That meant DeRay Mckesson would face trial, and potentially ruinous damages, for “negligently” protesting—meaning he should have controlled every person present. The precedent is chilling. “Negligent protest,” so far, has not a thing in the United States.

Mckesson’s lawyers from the ACLU petitioned the Supreme Court to hear the case. On Monday, the Court issued what is called a “GVR”—meaning it 1) granted review, 2) immediately vacated the lower court opinion, and 3) remanded the case to the Fifth Circuit.

But there was only a semi-ringing endorsement of the Fifth Amendment. Instead, the unsigned opinion faulted the Fifth Circuit by noting that Louisiana tort law may not permit Doe’s lawsuit, First Amendment or no. To avoid deciding a case with only a “hypothetical” First Amendment issue, the Supreme Court sent the case back down to the Fifth Circuit. And it told the lower court to “certify” the state law tort issue—can an officer sue a protest organizer for “negligent” protest?– to the Louisiana Supreme Court. If the answer is no, then the First Amendment question is moot.

That order means that, instead of being thrown out, the case could come back. Vera Edelman, an ACLU staff attorney, pointed to language in the Supreme Court opinion citing Claiborne Hardware and commented, “We are gratified the Supreme Court has recognized there are important First Amendment issues at stake.” One of the unsettled questions is whether Louisiana law ever allows a police officer to sue members of the public for on-the-job injuries.

Timothy Zick, a professor at the William & Mary School of Law, also said he was “heartened” by that language. But he warned that the idea of suing protest organizers “will probably resurface” and “a case involving a non-law enforcement plaintiff might avoid the tort complications present here.”

Officer Doe’s lawyer, Donna Grobner, said in an email: “The decision signifies that the Fifth Circuit got it right.” She expressed optimism that the Louisiana court would resolve the state law issue in Doe’s favor.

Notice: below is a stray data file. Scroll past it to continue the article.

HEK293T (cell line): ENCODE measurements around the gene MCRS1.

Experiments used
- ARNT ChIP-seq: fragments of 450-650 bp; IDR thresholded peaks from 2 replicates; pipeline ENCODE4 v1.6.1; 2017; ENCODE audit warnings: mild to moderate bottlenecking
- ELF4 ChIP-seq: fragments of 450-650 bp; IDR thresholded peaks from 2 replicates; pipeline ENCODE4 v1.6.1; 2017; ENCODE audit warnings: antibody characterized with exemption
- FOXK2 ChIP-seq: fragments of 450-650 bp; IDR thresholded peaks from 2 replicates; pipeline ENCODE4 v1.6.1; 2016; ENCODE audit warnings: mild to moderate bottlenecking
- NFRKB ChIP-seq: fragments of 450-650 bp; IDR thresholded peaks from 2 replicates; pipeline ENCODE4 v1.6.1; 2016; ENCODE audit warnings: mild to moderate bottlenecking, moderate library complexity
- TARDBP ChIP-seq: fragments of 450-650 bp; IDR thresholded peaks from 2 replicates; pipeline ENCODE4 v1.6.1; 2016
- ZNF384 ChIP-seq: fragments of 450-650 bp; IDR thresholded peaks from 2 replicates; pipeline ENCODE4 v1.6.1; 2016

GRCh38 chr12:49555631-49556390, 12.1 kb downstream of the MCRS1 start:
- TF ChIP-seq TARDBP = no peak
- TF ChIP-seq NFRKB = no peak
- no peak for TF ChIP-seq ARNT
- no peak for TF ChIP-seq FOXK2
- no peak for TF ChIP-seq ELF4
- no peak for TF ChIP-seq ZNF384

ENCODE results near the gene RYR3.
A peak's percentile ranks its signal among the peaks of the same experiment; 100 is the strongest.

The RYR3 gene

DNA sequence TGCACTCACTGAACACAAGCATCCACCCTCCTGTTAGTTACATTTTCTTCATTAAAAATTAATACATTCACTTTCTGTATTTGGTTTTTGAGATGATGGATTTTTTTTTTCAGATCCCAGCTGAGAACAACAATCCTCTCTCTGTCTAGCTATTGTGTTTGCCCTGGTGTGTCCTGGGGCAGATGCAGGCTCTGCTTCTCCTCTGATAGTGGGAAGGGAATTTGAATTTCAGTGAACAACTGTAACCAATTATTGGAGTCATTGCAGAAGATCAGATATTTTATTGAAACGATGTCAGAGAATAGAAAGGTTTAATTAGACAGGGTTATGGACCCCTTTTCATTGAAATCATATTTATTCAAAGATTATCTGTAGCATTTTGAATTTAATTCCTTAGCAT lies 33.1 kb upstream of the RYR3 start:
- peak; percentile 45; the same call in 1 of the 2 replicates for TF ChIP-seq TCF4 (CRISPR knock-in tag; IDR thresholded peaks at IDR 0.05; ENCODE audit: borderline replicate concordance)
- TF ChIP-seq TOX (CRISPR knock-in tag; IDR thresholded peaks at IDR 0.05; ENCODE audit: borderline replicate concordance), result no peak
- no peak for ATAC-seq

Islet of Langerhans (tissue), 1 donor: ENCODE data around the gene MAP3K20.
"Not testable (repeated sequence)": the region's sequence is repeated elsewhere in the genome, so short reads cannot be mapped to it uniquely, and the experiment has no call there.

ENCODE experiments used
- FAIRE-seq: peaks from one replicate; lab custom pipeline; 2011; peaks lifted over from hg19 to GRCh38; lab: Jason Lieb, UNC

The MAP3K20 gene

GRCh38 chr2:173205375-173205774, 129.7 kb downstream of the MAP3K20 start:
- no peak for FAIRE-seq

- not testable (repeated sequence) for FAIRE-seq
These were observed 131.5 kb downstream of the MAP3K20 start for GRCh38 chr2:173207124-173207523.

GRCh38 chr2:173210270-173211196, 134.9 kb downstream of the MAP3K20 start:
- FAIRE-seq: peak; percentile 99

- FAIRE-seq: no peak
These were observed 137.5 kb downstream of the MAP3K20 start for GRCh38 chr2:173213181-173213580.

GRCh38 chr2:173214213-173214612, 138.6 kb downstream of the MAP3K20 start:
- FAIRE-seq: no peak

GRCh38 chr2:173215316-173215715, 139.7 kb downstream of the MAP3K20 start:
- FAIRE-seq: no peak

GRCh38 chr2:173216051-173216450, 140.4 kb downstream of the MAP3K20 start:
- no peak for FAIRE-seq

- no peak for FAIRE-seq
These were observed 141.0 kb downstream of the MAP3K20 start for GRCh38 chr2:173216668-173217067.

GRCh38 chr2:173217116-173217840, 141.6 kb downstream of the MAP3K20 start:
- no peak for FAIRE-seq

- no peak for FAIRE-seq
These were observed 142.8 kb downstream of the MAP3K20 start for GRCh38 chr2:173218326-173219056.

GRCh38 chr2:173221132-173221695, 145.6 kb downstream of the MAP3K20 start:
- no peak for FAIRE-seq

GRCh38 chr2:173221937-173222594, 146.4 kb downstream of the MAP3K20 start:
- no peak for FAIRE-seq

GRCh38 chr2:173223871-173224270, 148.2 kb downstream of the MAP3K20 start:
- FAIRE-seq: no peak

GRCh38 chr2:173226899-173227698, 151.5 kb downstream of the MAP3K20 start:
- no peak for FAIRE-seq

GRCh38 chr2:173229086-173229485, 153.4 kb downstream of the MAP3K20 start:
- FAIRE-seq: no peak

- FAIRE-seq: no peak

In Monday’s decision, the Court took an easy way out. That may mean there is resistance inside the Court to reaffirming Claiborne Hardware’s defense of free assembly. Justice Clarence Thomas dissented even from this mild tort-law-oriented decision. That is yet another signal that venerable First Amendment precedents may be destabilized by the lightning conservative takeover of the Court.

Even before the Supreme Court was Trumpified, the conservative majority for two decades had been carefully constructing the First Amendment’s protections for millionaires and eroding them for anyone else. “Independent expenditures” and campaign contributions (assiduously protected under Roberts Court precedent) are weapons of the rich; street protest, guaranteed specifically in the First Amendment’s text as “peaceable assembly,” is the tactic of ordinary citizens.

Of course, the police have weapons of their own. The people of Alamance County learned that to their cost yesterday when some of them tried to vote and were met with guns, shields, pepper spray, tear gas, and other “less-lethal” weapons. Imagine now how much courage it would take to face the Alamance Sheriff’s Department if demonstrators also knew that the officers who gas and beat them could also sue them afterwards.

Garrett Epps

Follow Garrett on Twitter @ProfEpps. Garrett Epps is legal affairs editor of the Washington Monthly. He has taught constitutional law at American University, the University of Baltimore, Boston College, Duke, and the University of Oregon. He is the author of American Epic: Reading the U.S. Constitution.